• A piece of original work or work in progress
  • A significant insight into the link between social and computational trust
  • Ideas for experimentation and exploration
  • (For students) a proposal, for example a tentative or actual thesis proposal

We are particularly interested in obtaining a mix of expertise and ideas, so will welcome submissions from students and experts in the fields. If numbers of submissions are a problem we will adopt more stringent selection criteria in order to achieve a stimulating mix.

Expected Number of Participants

This workshop is open and applicable to existing IFIPTM researchers but is also aimed at (re-)opening the area to a wide array of researchers in other disciplines. In order to obtain the best possible mix and discussion potentials, we will restrict the maximum number possible to 20 participants. This, we believe, will enable a good mix of expertise and ideas while creating a sensible environment for discussion.

Plans for Dissemination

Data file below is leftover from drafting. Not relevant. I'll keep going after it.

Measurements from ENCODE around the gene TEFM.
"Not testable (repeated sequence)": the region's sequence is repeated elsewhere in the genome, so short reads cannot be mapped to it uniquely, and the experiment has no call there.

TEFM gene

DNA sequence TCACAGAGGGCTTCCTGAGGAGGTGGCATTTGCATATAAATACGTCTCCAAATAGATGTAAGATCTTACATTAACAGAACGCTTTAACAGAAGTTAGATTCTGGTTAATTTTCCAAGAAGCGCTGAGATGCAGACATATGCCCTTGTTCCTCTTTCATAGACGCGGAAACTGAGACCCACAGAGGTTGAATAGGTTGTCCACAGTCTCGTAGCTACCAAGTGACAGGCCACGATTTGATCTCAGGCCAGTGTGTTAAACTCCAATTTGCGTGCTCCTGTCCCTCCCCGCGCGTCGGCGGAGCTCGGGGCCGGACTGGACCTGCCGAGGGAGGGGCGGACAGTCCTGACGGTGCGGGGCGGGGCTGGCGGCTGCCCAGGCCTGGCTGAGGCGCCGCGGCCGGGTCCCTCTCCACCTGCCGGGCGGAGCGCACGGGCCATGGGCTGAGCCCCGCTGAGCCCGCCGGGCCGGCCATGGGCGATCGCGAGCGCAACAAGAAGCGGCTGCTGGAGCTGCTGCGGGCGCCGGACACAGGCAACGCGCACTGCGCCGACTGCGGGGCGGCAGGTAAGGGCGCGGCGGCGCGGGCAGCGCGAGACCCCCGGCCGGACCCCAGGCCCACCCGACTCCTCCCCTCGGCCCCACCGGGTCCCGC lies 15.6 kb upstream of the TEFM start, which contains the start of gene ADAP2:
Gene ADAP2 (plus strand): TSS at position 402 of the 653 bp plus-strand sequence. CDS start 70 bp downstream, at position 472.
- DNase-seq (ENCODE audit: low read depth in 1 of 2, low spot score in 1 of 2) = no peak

• We are currently approaching journal editors to initiate a special issue. More details will follow on this page as developments continue.

Important Dates and Submission Process

Submission of position statements, papers: April 1st, 2009
Notification of acceptance: May 1st, 2009
Workshop: June 15th, 2009 (dependent on IFIPTM organizers)

Submissions can be made through the EasyChair conference management system at the SocialTrust09 Page: http://www.easychair.org/conferences/?conf=st09

Questions? ac.cg.crn|hsram.evets#ac.cg.crn|hsram.evets

Organizers

Chairs

Stephen Marsh, NRC Canada
Piotr Cofta, BT Plc, UK
D. Harrison McKnight, Michigan State University, USA

Program Committee

Pam Briggs, Northumbria University, UK
Cristiano Castelfranchi, National Research Council, Italy
Mark Dibben, Monash University, Australia
Rino Falcone, National Research Council, Italy
Maria Fasli, University of Essex, UK
Paul Hodgson, BT Plc, UK
Hazel Lacohee, BT Plc, UK
Linda Little, Northumbria University, UK
Stephane Lo Presti, Brunel University, UK
Patrick Olivier, University of Newcastle, UK
Andrew Patrick, NRC Canada
Liz Sillence, Northumbria University, UK
Asamina Vasalou University of Bath, UK